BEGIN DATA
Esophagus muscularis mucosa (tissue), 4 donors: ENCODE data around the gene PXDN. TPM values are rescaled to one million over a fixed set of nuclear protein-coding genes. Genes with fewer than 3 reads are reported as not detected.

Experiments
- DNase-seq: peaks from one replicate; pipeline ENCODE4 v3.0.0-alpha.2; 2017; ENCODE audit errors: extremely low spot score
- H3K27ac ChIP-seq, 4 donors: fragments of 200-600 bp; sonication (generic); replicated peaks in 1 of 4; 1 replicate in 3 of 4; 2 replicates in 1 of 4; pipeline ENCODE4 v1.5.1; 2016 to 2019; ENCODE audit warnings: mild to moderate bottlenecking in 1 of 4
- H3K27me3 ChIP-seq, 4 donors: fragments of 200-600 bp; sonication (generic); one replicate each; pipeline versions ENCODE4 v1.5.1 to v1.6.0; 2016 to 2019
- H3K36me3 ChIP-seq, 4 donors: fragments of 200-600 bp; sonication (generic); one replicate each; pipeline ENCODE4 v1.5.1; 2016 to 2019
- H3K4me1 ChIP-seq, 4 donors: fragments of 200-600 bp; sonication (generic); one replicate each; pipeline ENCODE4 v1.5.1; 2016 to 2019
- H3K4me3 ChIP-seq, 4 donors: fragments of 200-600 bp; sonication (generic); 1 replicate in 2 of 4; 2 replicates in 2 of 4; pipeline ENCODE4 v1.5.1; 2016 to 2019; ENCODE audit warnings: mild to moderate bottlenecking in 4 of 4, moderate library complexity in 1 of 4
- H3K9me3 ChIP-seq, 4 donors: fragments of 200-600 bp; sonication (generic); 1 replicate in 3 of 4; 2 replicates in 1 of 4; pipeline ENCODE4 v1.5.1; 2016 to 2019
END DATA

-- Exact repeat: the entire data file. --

Esophagus muscularis mucosa (tissue), 4 donors: ENCODE data around the gene PXDN. TPM values are rescaled to one million over a fixed set of nuclear protein-coding genes. Genes with fewer than 3 reads are reported as not detected.

Experiments
- DNase-seq: peaks from one replicate; pipeline ENCODE4 v3.0.0-alpha.2; 2017; ENCODE audit errors: extremely low spot score
- H3K27ac ChIP-seq, 4 donors: fragments of 200-600 bp; sonication (generic); replicated peaks in 1 of 4; 1 replicate in 3 of 4; 2 replicates in 1 of 4; pipeline ENCODE4 v1.5.1; 2016 to 2019; ENCODE audit warnings: mild to moderate bottlenecking in 1 of 4
- H3K27me3 ChIP-seq, 4 donors: fragments of 200-600 bp; sonication (generic); one replicate each; pipeline versions ENCODE4 v1.5.1 to v1.6.0; 2016 to 2019
- H3K36me3 ChIP-seq, 4 donors: fragments of 200-600 bp; sonication (generic); one replicate each; pipeline ENCODE4 v1.5.1; 2016 to 2019
- H3K4me1 ChIP-seq, 4 donors: fragments of 200-600 bp; sonication (generic); one replicate each; pipeline ENCODE4 v1.5.1; 2016 to 2019
- H3K4me3 ChIP-seq, 4 donors: fragments of 200-600 bp; sonication (generic); 1 replicate in 2 of 4; 2 replicates in 2 of 4; pipeline ENCODE4 v1.5.1; 2016 to 2019; ENCODE audit warnings: mild to moderate bottlenecking in 4 of 4, moderate library complexity in 1 of 4
- H3K9me3 ChIP-seq, 4 donors: fragments of 200-600 bp; sonication (generic); 1 replicate in 3 of 4; 2 replicates in 1 of 4; pipeline ENCODE4 v1.5.1; 2016 to 2019